Report Cards – January 2008

The State of our Education at Shishur Sevay:  Well, six girls came home with the Bengali equivalent of "A" for their January round of examinations.  One girl came home with "C" but it’s not a real C because someone else did her exam for her.  What that means is that one of our girls (I know which one) did her exam and then did the second exam for our "C" student — so I guess she should really have an A+.

But truly this is so exciting!  It’s validation for them and for us… for the intensity of the teaching, for their work and self-discipline.

So, here is the breakdown of our teaching right now….

There are three groups:  One group (6 girls) goes to school at the government school and comes home for six more hours of school.

One group (3 girls) is being educated entirely at Shishur Sevay.  There are multiple reasons for this… but they have classes beginning at 8 am, and then at 11 am join the others for another six hours of class.

One group (4 girls with handicaps) has classes four hours in the morning. Part of that time is spent in the regular classroom with the other girls.  In the late afternoon another teacher comes, from 4-8, and works with them again, everything from cognitive development to feeding and potty training.  If Ganga and Bornali are awake after lunch, they also join the English class from 2-4.

The schedule will be changing for the handicapped girls.  Their  morning teacher is leaving for another position, but will continue to come in the afternoon for a while to continue working with them.  The four children will begin attending classes at Indian Institute for Cerebral Palsy on a daily basis from 9am to 1:30 pm.  Tomorrow morning we will take them there for one of several evaluations for class placement.  The children are known to the staff there as we have attended the outpatient department there, and each was thoroughly evaluated there in May 2007.

The handicapped children receive physiotherapy almost every day.  Next week they will be evaluated for speech and language and we will start treatment as recommended.  I tried to get the speech therapist to start this week but he was getting married yesterday….

Ganga is most aware of school, wants to be with the older didis all the time, and wants to stay at school when we go there in the morning.  She seems to understand that she will be starting school, and that she will have a uniform and school bag.  She squeals when we tell her.  Ganga is also the one who knows she is different, knows the others are doing things she can’t do.

The IICP is not trained for the blind, but Sonali is not yet three and they will work with her in several modalities.  We will see how it works out.  Bornali loves action and will be thrilled to be moving about.  Rani (Poomina), well we never really know…  Speaking of her though, yesterday she actually sang a line of Baa Baa Black Sheep… then wouldn’t repeat it, but she has the rhythm!!!!!!!!.  Little bits open up… make it through the slow brain waves to join us in music and rhythm.  The sounds are beginnings, moments to build on, circuits to build on.  Rani loves music, waves her arms, sways, joins us, soul to souls…..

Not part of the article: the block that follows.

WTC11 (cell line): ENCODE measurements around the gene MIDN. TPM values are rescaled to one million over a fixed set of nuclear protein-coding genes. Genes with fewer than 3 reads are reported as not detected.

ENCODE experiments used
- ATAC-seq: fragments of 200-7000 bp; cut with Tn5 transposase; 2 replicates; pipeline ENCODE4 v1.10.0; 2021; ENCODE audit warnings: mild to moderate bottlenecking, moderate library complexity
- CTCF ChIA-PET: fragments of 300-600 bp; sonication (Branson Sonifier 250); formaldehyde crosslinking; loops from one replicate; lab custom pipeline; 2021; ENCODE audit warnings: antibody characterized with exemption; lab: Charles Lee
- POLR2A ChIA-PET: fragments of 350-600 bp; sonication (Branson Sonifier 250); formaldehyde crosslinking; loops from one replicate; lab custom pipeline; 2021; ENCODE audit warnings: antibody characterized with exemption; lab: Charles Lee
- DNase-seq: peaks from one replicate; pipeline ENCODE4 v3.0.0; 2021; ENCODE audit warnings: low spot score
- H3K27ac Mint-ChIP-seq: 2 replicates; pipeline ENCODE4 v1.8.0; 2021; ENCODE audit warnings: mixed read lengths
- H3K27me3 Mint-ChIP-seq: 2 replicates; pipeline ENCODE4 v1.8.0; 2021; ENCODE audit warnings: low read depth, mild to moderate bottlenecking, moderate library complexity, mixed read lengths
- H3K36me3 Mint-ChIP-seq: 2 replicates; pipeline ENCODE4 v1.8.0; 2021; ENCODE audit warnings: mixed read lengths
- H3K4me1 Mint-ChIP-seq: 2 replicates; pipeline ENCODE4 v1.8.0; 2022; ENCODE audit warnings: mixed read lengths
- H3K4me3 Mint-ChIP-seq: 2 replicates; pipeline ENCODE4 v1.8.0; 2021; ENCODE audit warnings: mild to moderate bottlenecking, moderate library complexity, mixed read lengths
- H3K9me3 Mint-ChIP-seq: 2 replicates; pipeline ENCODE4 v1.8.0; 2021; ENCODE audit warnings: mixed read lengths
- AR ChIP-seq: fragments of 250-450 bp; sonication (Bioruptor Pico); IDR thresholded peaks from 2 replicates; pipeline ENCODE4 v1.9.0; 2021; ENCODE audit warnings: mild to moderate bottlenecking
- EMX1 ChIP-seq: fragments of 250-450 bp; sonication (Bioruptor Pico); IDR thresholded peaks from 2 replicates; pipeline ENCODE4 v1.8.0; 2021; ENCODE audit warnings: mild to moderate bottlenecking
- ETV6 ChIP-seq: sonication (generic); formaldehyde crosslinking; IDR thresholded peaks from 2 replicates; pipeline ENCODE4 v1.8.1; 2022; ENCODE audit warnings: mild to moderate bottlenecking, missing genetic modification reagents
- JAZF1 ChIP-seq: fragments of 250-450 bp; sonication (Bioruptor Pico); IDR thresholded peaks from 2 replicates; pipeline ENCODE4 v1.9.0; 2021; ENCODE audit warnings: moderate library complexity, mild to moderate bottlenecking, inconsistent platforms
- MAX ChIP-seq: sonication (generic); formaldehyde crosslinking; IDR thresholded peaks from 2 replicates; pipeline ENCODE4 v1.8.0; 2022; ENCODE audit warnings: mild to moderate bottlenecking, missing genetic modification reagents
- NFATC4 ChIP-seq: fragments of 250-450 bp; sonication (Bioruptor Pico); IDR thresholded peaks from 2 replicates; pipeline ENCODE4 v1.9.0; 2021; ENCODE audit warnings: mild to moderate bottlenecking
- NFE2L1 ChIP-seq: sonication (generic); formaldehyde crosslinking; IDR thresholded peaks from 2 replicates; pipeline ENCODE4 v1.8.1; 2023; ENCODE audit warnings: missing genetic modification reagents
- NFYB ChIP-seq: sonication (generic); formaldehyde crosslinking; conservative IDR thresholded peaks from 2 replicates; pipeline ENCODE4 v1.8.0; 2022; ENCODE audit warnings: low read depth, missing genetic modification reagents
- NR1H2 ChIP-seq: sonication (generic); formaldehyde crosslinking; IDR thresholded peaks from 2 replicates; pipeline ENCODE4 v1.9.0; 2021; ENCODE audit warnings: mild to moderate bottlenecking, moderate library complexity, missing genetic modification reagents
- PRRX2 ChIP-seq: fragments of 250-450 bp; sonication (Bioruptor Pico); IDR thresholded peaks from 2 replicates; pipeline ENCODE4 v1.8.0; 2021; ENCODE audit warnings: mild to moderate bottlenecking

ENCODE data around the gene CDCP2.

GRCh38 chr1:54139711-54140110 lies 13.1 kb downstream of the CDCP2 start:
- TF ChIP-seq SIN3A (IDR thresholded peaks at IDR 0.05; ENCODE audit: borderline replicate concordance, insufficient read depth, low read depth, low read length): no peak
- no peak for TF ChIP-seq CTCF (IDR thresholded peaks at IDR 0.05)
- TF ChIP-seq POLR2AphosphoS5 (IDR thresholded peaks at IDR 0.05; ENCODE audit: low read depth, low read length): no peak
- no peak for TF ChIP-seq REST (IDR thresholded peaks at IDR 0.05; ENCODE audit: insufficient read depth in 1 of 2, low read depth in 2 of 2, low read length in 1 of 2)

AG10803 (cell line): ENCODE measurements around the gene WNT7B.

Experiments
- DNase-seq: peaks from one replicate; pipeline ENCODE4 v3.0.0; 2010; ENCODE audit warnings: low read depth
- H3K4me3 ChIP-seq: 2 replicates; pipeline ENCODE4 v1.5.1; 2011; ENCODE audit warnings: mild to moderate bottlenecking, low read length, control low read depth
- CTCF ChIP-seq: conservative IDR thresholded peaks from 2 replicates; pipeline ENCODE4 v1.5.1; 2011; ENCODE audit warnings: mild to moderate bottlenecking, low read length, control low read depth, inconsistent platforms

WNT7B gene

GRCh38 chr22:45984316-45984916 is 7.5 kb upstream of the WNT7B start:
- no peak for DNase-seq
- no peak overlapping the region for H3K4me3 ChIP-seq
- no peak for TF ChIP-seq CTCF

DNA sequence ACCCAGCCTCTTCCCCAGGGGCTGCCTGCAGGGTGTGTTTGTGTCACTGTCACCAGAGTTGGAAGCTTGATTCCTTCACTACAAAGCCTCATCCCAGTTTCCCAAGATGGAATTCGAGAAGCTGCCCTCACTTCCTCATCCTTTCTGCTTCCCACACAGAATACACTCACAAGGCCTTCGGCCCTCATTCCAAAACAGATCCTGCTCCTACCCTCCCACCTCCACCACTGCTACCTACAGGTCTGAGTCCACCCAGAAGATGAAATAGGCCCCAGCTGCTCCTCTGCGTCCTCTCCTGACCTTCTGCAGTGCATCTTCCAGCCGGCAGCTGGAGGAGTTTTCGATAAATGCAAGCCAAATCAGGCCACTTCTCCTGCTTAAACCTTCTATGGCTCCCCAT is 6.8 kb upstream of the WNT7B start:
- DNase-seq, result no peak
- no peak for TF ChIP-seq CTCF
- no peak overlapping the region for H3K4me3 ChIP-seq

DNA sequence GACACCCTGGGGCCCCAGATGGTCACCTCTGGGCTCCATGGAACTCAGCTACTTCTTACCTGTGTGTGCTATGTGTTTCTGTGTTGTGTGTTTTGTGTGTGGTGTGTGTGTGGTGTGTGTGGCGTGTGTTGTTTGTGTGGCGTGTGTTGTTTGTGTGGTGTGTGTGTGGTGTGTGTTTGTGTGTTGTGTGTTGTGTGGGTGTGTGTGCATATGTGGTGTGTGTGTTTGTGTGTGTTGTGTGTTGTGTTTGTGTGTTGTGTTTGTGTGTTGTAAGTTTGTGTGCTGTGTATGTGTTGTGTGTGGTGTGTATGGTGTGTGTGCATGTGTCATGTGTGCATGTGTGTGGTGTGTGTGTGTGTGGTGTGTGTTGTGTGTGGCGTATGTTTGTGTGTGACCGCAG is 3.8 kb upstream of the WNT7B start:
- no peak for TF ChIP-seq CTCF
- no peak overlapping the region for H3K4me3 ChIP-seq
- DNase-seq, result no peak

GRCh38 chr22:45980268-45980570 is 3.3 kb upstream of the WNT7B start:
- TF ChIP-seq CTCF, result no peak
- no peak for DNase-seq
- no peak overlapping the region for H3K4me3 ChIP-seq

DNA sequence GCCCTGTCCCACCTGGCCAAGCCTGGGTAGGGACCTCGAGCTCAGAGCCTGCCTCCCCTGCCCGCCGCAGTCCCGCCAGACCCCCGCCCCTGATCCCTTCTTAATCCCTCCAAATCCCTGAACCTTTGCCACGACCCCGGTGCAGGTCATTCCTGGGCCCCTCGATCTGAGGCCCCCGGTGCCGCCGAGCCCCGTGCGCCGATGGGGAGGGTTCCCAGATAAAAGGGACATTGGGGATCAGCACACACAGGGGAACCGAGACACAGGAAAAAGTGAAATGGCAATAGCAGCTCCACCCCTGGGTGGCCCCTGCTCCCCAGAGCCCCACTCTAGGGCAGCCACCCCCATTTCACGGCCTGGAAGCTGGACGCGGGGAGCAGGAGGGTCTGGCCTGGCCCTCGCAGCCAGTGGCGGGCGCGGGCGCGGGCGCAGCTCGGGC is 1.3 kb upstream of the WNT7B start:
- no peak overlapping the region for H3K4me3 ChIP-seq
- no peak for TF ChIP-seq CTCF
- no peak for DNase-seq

I do feel a sense of wonder at having the children.   All the usual words seem sappy.  I was telling Cici it’s like first seeing the Earth from the sky, and looking at masses of people, and then coming closer and closer, and the masses become individuals, and then the individuals become a small group of very special people in my life, children I love, children who look the same from afar, but each so different, so special, so unique, so much my children, all of them.  And having said that, a part of me is already missing the handicapped children who will be gone at school most of the day come April.  I’m hopeless.  I laugh at myself.

Ganga tried to talk to Cici Didi on the phone today.  Ganga was in her standing frame when Cici called.  Ganga hates the frame because it is hard, so hard for her to hold herself up even with the frame and leg braces for support.  But she also loves praise and responds, so when we tell her how good she is standing, she grins and tries even harder.  Remember, less than a year ago she could not hold her head up.  Cici called while this was going on, and I asked Ganga if she wanted to talk to her…. I’m not sure what she understood but she knows Cici’s picture and knows "Didi" means big sister…. so I held the phone to her and she grinned and tried so hard to speak.  She mouthed words, but no sound came out.  She has listened on the phone before, but this was the most excited she has been.  She was so happy.  And Cici didi was so happy that she had made a difference.

Small things in our lives… islands of peace away from the turmoil.  I know people have all sorts of wonderful descriptive words for what I’m doing… but frankly from inside, I’m just hiding out from the big bad world with my little family of orphan children. The sun shines a lot here, even through the inevitable monsoons of life.

2 Comments (+add yours?)

  1. kasturi
    Jan 29, 2008 @ 20:24:21

    Hi Michelle, Just wanted to say it was a great idea to put pictures and names of your children (I am referring to your post on the dilemma!). It’s so good to be able to personally connect to each of them and read about how they are blossoming! Very happy to hear they are doing so well in studies 🙂


  2. Michelle
    Jan 29, 2008 @ 21:40:27

    Thanks Kasturi, It seems right that others get to know the children — close up instead of that view from the sky.


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January 2008
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